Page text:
Carrying on Festive Baking Traditions
November 19, 2020 By Karen Barr
Pastry chefs and bakers bring joy to homes, especially during December. Classic, traditional baked goods that our grandparents may have enjoyed in their childhoods still remain, with a few twists along the way.
One treat synonymous with Christmas is the fruit cake. At Grandma’s Traditional Fruitcakes, in Red Deer, Alberta, Cynthia Baumgardt started what she thought would be a seasonal, home based business. The first year she considered herself successful when the local community purchased 200 of her fruit cakes. Today, 31 years later, Grandma’s Traditional Fruitcakes sells between 8000 to 10,000 per year.
“The recipe for the dark fruitcake is from my side of the family. The light fruitcake recipe is from my husband’s side,” Baumgardt says. Wrapped in shiny red foil, just like a gift, the dark fruit cake contains molasses, dark brown sugar, dark raisins, along with citrus peel and cherries, both green and red. “The spice blend is a secret,” she says. “The light fruit cake has pure vanilla extract, almond flavouring, golden raisins, citrus peel and cherries.” Customers can also choose to order cakes infused with a simple syrup, made with alcohol.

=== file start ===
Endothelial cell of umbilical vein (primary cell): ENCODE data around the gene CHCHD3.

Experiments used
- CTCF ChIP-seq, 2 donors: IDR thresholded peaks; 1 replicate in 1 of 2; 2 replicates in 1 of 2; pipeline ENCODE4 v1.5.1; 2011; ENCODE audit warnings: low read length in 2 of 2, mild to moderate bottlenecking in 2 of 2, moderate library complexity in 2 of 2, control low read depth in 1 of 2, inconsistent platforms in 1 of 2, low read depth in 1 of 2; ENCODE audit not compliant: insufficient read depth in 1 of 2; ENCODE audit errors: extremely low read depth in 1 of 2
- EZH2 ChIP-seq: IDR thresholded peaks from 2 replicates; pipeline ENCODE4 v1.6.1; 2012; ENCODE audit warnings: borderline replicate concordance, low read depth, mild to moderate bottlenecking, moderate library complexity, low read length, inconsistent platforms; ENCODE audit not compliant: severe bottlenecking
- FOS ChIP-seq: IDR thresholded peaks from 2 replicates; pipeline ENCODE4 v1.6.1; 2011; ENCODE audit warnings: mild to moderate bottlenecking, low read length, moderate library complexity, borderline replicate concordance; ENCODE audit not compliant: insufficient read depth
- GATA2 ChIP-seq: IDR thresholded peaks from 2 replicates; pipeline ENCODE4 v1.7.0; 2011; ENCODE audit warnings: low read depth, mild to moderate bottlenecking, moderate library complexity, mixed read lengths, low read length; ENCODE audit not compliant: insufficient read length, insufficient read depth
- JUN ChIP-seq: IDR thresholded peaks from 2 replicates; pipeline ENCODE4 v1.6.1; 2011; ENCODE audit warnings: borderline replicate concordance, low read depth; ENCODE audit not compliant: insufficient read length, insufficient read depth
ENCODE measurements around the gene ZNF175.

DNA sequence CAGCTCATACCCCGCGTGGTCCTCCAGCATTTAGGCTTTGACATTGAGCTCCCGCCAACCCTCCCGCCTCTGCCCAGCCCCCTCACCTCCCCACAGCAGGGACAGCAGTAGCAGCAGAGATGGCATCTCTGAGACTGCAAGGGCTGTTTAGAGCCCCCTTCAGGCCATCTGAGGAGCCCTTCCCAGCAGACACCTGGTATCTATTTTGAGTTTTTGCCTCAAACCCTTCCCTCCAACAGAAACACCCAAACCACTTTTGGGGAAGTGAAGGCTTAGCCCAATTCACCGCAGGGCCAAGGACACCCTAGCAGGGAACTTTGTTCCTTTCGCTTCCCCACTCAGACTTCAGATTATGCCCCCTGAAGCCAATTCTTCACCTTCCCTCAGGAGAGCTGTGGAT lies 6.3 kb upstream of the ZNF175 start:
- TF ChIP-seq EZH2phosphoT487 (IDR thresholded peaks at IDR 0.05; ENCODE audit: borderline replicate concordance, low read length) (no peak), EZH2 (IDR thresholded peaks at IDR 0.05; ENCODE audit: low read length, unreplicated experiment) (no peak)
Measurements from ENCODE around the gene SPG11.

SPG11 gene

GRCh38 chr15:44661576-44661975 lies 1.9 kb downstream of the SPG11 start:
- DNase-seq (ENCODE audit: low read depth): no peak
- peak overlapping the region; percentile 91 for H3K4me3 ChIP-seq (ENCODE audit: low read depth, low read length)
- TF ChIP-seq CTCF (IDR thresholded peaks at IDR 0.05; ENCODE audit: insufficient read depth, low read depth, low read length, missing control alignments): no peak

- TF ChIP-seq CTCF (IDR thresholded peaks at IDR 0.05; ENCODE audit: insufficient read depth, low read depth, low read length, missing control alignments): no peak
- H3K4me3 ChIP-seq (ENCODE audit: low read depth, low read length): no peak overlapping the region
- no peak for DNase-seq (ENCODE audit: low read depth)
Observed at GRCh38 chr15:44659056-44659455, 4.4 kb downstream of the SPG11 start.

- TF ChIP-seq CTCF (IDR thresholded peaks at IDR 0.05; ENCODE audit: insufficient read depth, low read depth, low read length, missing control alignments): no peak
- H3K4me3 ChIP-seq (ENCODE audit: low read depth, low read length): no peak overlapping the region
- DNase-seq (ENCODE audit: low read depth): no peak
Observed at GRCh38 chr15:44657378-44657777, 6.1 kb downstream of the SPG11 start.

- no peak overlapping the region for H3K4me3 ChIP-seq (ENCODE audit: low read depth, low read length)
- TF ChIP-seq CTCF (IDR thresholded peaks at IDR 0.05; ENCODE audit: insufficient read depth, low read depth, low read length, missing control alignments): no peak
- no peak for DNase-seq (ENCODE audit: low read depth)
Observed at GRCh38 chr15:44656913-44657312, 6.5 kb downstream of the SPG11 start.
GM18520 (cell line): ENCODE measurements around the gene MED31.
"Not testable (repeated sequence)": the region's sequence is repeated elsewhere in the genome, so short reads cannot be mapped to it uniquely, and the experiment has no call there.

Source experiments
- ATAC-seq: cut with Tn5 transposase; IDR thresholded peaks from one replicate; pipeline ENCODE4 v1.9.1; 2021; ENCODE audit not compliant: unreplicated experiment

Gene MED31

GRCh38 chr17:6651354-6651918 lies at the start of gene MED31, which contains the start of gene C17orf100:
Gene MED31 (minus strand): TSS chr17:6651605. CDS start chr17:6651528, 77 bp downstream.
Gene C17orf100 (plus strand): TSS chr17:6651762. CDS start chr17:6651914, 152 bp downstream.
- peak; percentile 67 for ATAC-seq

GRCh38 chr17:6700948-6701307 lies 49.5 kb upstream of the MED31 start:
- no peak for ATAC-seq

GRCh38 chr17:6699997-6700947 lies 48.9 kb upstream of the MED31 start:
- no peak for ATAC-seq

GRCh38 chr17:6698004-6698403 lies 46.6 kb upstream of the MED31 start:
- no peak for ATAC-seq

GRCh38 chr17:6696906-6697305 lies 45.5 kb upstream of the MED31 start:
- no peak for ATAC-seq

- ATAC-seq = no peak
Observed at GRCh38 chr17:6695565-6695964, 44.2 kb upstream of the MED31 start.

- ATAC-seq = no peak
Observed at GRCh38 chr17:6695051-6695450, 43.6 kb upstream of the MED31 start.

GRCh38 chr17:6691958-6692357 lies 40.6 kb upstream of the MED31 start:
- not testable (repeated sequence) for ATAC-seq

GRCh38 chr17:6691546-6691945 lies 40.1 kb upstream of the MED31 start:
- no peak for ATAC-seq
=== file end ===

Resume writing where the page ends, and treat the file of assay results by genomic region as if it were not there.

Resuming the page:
And what would a holiday gathering be without shortbread? Scottish born, Helen Buchan owns the thriving Mrs. MacGregor’s Shortbread in tiny Pictou, Nova Scotia, population 4000. Armed with her maternal grandmother’s shortbread recipe, she has built a thriving business, that proudly displays the MacGregor family tartan on the box, as well as a beaming photo of herself.
“The classic shortbread is the top seller. It outsells everything else. People love the buttery flavour,” says Buchan. “Number two is the maple shortbread. I make this by replacing the granulated sugar in the original shortbread recipe with maple sugar,” she reveals. Round out the number three spot is lavender lemon shortbread. In October, November, and December sales boom. “We sell as much in those three months, as we do the whole rest of the year.” In that fourth quarter, the little kitchen uses 800 pounds of butter to bake their shortbread.